After Solmaz Sharif
Bare toes curling over grass before
the dew is done
Satellites describing ellipses
falling around Earth
Pain au chocolat, black coffee,
Bristol harbour with no wind
a perfect mirror
Ohmmmmmmm the fridge chants
Prompt was from AmyKayPoetry to make concrete images out of abstract concepts, following on from Vulnerability Study by Solmaz Sharif
As we tumbled through the void,
everything was calm and peaceful
if you ignored the constant drone
of spycraft. The air was pink
electric and crackled with potential
There was something struggling
within it, something hidden, unseen.
It shimmered in the air, made of
nothing at all, blinking on and off,
a broken sunbeam. It had walked for years,
over burning deserts, stumbling over
broken glass and sharp shingle beaches.
Whispers and noises from other dimensions
combined, a palimpsest of imagined voices.
As I surrendered, my head filled with...
I wouldn’t open that door if I were you.
Last year I stored the Atlantic ocean
behind it, stuffed it into every corner.
I only just managed to close the latch.
If opened, the room will fill with brine,
the house as well, the streets of this
sea-level town all submerged and we will
sink down to rest on the carpet below.
I probably wouldn’t open that door either.
for you will see a short corridor, leading
to another door, which leads to a short
corridor, leading to yet another...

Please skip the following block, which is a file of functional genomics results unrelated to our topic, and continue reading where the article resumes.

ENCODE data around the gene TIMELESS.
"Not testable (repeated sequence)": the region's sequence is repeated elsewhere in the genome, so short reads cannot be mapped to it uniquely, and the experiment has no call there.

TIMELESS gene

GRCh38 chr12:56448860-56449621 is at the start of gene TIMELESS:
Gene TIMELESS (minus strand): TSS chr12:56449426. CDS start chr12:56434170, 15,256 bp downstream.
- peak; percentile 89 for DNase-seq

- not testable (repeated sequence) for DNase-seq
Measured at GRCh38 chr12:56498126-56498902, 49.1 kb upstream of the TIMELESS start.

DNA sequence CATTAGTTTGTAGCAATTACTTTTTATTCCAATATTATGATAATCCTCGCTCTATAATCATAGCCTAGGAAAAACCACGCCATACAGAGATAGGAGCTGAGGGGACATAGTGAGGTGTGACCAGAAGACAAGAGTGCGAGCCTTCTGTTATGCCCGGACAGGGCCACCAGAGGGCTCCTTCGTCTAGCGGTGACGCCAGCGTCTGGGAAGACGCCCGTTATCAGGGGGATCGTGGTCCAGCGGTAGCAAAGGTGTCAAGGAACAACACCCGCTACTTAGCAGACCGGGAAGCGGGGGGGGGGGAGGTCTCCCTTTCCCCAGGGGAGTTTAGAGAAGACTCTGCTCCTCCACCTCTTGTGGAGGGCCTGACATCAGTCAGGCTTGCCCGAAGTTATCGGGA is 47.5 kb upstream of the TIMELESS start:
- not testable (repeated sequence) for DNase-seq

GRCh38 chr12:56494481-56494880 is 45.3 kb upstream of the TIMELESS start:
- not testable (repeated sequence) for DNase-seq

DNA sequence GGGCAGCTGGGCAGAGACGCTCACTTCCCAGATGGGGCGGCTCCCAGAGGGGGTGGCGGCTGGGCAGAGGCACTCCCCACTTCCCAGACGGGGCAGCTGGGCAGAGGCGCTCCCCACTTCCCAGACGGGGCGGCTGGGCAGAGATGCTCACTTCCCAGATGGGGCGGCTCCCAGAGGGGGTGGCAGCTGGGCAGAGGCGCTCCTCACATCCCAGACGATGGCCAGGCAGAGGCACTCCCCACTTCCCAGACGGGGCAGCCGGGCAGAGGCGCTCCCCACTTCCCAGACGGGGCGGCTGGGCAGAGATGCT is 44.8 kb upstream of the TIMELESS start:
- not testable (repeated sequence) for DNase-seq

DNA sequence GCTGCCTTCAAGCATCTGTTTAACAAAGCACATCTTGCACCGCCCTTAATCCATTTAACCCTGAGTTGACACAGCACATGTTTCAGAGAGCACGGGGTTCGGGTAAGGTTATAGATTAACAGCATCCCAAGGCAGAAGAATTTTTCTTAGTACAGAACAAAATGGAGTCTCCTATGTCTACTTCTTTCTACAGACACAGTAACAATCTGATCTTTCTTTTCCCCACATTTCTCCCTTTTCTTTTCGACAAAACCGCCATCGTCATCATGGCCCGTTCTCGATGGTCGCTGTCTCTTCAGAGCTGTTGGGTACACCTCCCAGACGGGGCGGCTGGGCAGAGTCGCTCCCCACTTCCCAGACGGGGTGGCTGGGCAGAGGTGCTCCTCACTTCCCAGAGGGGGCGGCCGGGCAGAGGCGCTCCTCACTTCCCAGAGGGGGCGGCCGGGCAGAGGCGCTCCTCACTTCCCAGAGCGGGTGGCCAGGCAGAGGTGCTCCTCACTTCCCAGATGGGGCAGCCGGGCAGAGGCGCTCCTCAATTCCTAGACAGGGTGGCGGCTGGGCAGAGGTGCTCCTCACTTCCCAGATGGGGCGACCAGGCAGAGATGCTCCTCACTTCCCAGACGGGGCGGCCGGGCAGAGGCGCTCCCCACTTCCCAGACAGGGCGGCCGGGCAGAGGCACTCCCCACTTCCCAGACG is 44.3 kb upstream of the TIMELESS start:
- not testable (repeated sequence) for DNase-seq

“It’s been a while,” the water whispers
as I enter, inch by inch,
“but what’s a few million years between
friends? I know why
you abandoned me for land. I forgive you”
Every part of my body
is held so tenderly as I submerge my head,
the cold slowing all
anxieties. I realise I have always been a wave,
never the same from
one moment to the next, always dissolving
into surf. I watch
my worries float away, turn into foam.
I kick forward,
make the first stroke...
“I know how this goes!” I say to no-one
as light starts to intensify, obliterating
all detail. Trees will become indistinct
shapes in the mist, never coalescing
into objects. The grass will flicker
with blue fire sparks, but that will
be the least of my problems. Walls,
so dependable and solid, will become
transparent as the hungry light feeds.
“Bring it on!” I will shout towards the
rapidly dissolving sky. “So predictable!
You’re not even trying!” I will scream
as the outline of my body transforms
The sky sulks.
Fresh insults rumble,
small drops fall,
before the clouds start shouting
curses, throwing rain.
Prompt was to write a shadorma from Amy Kay Poetry, a form I wasn’t familiar with before but quite like.
I know they have secrets to spill,
given everything they’ve witnessed.
I’ve tried different approaches,
asking “How are you?” directly or
“Did you see the game last night?”
as an icebreaker. They never respond,
remain stubbornly shy. Perhaps
I have not found the right topic.
Some nights the floorboards creak
out curses as they shrink or expand.
At times, the computer sings softly
to itself, a single note to clarify
the air. I have heard these stories
too often, consider their secrets dull.
I know the walls understand...
Thick mists and darkness linger. Crows try
listlessly to call the day into being, to
dissipate the vapour and somehow praise
the unknown. One plummets, arrow in the
fog, landing crooked. A fragile wing mutilated.